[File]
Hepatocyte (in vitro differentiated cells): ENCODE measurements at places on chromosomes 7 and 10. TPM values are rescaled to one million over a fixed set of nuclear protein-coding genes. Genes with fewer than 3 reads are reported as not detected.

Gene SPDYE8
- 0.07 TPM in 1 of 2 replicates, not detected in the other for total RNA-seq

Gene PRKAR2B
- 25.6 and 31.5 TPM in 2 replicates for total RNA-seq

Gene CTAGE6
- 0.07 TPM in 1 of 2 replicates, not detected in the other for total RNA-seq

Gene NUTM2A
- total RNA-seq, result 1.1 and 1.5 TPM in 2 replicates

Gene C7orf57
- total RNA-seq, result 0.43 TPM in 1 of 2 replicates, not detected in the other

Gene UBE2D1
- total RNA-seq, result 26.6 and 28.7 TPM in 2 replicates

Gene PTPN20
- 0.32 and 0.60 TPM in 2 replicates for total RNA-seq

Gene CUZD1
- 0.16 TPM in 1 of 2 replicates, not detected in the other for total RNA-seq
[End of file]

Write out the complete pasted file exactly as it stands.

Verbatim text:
Hepatocyte (in vitro differentiated cells): ENCODE measurements at places on chromosomes 7 and 10. TPM values are rescaled to one million over a fixed set of nuclear protein-coding genes. Genes with fewer than 3 reads are reported as not detected.

Gene SPDYE8
- 0.07 TPM in 1 of 2 replicates, not detected in the other for total RNA-seq

Gene PRKAR2B
- 25.6 and 31.5 TPM in 2 replicates for total RNA-seq

Gene CTAGE6
- 0.07 TPM in 1 of 2 replicates, not detected in the other for total RNA-seq

Gene NUTM2A
- total RNA-seq, result 1.1 and 1.5 TPM in 2 replicates

Gene C7orf57
- total RNA-seq, result 0.43 TPM in 1 of 2 replicates, not detected in the other

Gene UBE2D1
- total RNA-seq, result 26.6 and 28.7 TPM in 2 replicates

Gene PTPN20
- 0.32 and 0.60 TPM in 2 replicates for total RNA-seq

Gene CUZD1
- 0.16 TPM in 1 of 2 replicates, not detected in the other for total RNA-seq